The East Wing is known for serving as the First Lady's office space – but it's also home to a family theatre, where Trump and his relatives can relax in front of the big screen.

Unlike members of the public, the First Family can watch whatever movie they want, whenever they want – including Hollywood hits that have yet to be released.

The theatre boasts around 40 well-upholstered seats, The Guardian reports.

However, Trump himself can lie back on a huge armchair – one of four armchairs, all kitted out with foot stools, that sit at the front of the theatre for the President and his family.

Talk about a First-class view…



A gingerbread White House



A game room and a £40,000 golf simulator

Location: Residence, third floor

After a stressful day in the Oval Office or Situation Room, Trump can wander over from the West Wing to the Residence and wind down with a game of pool.

The third floor boasts a game room with a huge pool table.

But this apparently wasn't enough to satisfy the current President's love for games – he has also had a £40,000 golf simulator installed at the White House.

The virtual simulator, which allows users to play 18 holes without going outside, is said to be "room-sized" and located somewhere within Trump's personal quarters.

The golfing fan had the system set up earlier this year to replace an "older, less sophisticated" simulator installed by then-president Barack Obama, sources told the Washington Post.

Trump reportedly paid for it out of his own pocket.

But he's not the only Commander in Chief to have indulged in luxury items to enjoy in their leisure time – during his time in office, Clinton had a seven-seater hot tub installed.


Medical room where doctors have lied about presidents' health

Location: Residence, ground floor

For one person in the White House, the main job at hand is to keep Trump healthy – and alive.

The Physician to the President – at present, Commander Sean Conley  – is constantly in the US leader's shadow, whether he is at home, overseas or on a campaign trial.

The doctor has a "mini urgent care centre" and examination rooms inside the White House, all based on the Residence's ground floor, just a short walk away from the Oval Office (there is another examination room at the nearby Eisenhower Executive Office Building).



Often selected personally by the President, White House physicians typically have a military background and report to their service superiors, not the Chief of Staff.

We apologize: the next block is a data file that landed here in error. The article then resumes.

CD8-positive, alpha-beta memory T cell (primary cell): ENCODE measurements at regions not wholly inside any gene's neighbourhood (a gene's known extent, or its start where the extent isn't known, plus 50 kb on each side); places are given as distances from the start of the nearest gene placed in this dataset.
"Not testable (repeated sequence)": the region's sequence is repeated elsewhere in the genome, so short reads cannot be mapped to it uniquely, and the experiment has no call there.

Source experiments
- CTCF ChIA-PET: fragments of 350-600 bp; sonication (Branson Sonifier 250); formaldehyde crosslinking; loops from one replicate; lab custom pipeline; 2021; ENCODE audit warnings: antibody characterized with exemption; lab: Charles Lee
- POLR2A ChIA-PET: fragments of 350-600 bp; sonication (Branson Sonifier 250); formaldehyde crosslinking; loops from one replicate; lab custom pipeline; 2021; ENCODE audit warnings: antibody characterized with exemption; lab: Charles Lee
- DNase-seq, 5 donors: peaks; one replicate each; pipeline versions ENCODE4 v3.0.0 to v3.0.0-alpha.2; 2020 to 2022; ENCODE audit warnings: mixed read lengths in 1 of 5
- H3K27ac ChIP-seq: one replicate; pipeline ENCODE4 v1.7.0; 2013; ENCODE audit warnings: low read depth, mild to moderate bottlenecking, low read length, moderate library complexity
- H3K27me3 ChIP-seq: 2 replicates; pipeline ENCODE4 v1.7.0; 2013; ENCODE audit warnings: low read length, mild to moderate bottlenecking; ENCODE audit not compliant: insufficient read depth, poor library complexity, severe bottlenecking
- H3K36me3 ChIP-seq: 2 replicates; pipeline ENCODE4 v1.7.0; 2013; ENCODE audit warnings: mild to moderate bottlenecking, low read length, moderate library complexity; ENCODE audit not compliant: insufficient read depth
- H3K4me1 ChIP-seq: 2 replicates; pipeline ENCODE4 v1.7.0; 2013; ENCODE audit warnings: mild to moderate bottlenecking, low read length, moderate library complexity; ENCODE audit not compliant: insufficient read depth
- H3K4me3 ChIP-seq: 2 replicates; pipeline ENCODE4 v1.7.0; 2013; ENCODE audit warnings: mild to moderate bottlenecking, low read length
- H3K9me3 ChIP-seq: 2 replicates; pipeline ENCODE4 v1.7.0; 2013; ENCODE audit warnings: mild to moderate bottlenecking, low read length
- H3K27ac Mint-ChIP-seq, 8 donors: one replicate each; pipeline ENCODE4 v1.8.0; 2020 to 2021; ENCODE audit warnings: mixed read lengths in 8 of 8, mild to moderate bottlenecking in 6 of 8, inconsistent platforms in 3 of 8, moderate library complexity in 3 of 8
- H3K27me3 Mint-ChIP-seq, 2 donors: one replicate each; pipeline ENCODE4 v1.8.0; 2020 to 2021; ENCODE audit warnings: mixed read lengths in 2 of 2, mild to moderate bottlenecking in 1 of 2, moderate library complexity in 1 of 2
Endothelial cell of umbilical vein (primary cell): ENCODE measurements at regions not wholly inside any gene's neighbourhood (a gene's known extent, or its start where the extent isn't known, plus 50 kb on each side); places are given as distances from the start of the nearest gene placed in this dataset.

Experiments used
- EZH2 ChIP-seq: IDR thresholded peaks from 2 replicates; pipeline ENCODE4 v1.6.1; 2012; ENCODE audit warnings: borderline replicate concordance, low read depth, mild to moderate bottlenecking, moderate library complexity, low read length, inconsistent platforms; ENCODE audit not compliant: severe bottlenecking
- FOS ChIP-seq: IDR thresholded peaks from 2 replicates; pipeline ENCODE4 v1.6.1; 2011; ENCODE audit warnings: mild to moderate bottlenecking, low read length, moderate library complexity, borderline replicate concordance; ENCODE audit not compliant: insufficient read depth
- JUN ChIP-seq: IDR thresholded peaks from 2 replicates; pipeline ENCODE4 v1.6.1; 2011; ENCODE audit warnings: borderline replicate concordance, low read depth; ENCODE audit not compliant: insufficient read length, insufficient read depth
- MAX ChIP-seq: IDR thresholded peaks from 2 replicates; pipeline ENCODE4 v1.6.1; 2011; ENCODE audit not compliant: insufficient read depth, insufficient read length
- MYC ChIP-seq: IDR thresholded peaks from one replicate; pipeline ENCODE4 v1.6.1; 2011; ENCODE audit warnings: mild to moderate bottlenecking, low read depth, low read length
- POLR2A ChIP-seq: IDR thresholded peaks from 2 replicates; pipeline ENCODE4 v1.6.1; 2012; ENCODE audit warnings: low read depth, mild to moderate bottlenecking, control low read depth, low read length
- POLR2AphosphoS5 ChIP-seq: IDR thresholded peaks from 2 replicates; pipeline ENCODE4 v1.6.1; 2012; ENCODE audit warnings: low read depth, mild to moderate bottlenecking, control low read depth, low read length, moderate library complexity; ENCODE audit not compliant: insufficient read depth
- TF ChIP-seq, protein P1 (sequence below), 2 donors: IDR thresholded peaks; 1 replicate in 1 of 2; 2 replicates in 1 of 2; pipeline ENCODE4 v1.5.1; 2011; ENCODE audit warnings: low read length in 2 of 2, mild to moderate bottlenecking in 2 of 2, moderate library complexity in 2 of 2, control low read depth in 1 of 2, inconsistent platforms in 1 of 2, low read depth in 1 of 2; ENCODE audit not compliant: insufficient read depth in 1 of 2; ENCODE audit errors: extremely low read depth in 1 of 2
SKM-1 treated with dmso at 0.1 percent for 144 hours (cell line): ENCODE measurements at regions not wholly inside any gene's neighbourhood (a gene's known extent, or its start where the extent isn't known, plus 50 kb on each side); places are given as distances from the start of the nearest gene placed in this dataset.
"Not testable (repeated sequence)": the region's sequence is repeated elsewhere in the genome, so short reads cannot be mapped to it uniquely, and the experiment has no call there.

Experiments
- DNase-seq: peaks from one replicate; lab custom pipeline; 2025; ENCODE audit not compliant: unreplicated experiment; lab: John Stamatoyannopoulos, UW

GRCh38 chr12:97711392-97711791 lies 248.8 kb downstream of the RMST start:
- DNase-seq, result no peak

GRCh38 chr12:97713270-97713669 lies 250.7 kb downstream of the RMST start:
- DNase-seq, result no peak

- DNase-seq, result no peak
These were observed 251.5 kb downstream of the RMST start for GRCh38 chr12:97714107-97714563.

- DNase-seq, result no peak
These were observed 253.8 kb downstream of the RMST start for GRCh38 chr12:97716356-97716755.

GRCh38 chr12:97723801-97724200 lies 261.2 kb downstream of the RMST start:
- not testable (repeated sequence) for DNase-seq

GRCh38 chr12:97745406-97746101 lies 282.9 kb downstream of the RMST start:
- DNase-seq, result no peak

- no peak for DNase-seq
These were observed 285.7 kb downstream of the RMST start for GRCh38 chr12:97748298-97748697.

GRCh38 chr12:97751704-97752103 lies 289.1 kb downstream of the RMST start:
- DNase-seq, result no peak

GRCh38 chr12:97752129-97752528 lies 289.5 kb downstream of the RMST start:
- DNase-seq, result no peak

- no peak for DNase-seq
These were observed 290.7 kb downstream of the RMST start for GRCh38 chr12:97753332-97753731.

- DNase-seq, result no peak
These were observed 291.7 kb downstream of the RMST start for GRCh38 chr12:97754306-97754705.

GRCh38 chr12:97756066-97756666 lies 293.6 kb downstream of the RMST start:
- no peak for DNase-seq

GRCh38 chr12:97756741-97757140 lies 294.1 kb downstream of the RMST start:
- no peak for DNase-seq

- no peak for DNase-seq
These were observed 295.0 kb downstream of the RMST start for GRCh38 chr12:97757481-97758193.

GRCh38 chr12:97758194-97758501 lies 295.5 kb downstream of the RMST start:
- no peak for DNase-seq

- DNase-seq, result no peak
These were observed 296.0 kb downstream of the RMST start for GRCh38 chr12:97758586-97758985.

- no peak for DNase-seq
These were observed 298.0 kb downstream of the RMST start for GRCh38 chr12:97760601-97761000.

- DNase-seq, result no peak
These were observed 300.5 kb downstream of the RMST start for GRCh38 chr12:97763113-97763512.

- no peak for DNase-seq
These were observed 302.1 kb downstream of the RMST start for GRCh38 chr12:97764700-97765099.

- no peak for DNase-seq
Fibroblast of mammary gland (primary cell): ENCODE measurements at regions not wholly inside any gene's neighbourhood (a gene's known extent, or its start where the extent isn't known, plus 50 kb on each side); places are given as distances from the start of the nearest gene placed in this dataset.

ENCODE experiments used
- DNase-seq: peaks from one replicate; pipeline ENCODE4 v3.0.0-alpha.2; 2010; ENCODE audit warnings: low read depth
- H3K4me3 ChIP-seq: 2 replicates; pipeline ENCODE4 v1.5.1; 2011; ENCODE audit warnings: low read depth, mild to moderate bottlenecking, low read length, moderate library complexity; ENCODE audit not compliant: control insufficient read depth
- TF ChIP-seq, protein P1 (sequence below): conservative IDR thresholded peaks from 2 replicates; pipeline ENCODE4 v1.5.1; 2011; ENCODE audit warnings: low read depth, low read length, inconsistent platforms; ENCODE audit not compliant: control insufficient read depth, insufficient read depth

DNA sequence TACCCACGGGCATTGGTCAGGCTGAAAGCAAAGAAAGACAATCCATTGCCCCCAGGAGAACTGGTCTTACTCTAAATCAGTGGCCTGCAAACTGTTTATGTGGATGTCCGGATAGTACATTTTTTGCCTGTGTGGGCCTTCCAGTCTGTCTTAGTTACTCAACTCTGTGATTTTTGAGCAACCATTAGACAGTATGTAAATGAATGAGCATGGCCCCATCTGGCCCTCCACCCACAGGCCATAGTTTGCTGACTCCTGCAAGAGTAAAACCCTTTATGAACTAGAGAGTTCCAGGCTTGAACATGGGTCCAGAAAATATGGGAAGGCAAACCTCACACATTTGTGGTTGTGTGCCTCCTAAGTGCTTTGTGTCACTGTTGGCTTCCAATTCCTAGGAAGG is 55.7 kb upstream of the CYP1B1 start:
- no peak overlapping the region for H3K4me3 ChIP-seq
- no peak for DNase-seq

Over the years, they have been known to keep the extent of presidents' poor health a secret.

When then-president Thomas Woodrow Wilson fell ill in late 1919, his doctor released a statement saying he was suffering from "exhaustion", Sopel recalls in his book.

But in reality, Wilson had been paralysed from a serious stroke.

Similarly, Franklin D. Roosevelt's doctor assured the public that the president was in fine health after he was re-elected in 1944 – when he actually had congestive heart failure.

Roosevelt's condition deteriorated and he died the following April.

The 63-year-old had suffered from poor health during previous terms in office, too, when he would allegedly wear leg callipers (braces) to make it look like he could walk.

Melania's own boudoir

Location: Residence, second floor

Having a private dressing room is a dream for many.

And Melania has just that – thanks to the White House boudoir.

The dressing room, on the Residence's second floor, has been enjoyed by many First Ladies over the years, including Nancy Reagan, Betty Ford, Tricia Nixon and Jackie Kennedy.

It sits next to Trump and Melania's Master Bedroom.



We previously reported how there's a special Secret Service code if the Trumps want to get intimate in their private quarters without a White House staffer walking in on them.

Agents reportedly refer to serving Presidents as “Renegade”, and First Ladies as “Renaissance”.

The code for having sex is "discussing the Bosnian problem"- as in "Renegade can’t be disturbed right now. He and Renaissance are discussing the Bosnian problem".

The First Family can decorate their living quarters however they like – including repainting the walls, choosing their own furniture and putting up decorations.

They are provided with a $100,000 (£81,000) redecorating budget by Congress when they move into the residence, according to the New York Daily News.

Trump and Melania are reported to have splashed out a much higher $1.75 million (£1.4 million) on furniture for the White House and linked offices.

'Doomsday mega-bunker'

Location: Under the North Lawn

Many of us have heard of the Presidential Emergency Operations Center, a secure bunker that lies beneath the East Wing and can be used by Trump in the case of emergencies.

But reports claim a new, secret 'mega-bunker' has been built under the North Lawn.

The underground shelter was constructed during Obama's administration, according to former Washington Post reporter and author of The Trump White House, Ronald Kessler.

It is said to be big enough to fit the President, the First Family and the entire White House staff inside it – for as long as they need to be – in the event of a 'Doomsday' scenario.

“Secret tunnels allow the President to exit lots of places in the event of an emergency such as the Treasury building,” said Kessler.

Inside the White House, there are other features to ensure Trump's safety – with the Oval Office reportedly packed with James Bond-like gadgets and sensors.

“Dotted around the Oval Office are various trinkets and ornaments bearing the presidential seal,” the American author added.

“They are in places like the coffee table and on the President’s desk. What few know is that if the President turns one over it activates an alarm which will bring the Secret Service running.”

Of course, all of the secret features and rooms in the White House come at a price, whether they're for security, entertainment or health purposes.


At the end of each month, the billionaire President receives a bill for his and his family’s personal food and expenses including dry cleaning, toothpaste, and toiletries.

Because he apparently donates his $400,000 (£320,000) annual salary to agencies such as the Department of Homeland Security, it's likely he pays for this out of his own pocket.

But with an estimated net worth of $3.1 billion (£2.5 billion) and a massive home filled with everything he could possibly need, Trump likely doesn't bat an eyelid.

  • A Year At The Circus: Inside Trump's White House by Jon Sopel (BBC Books, £20) is now available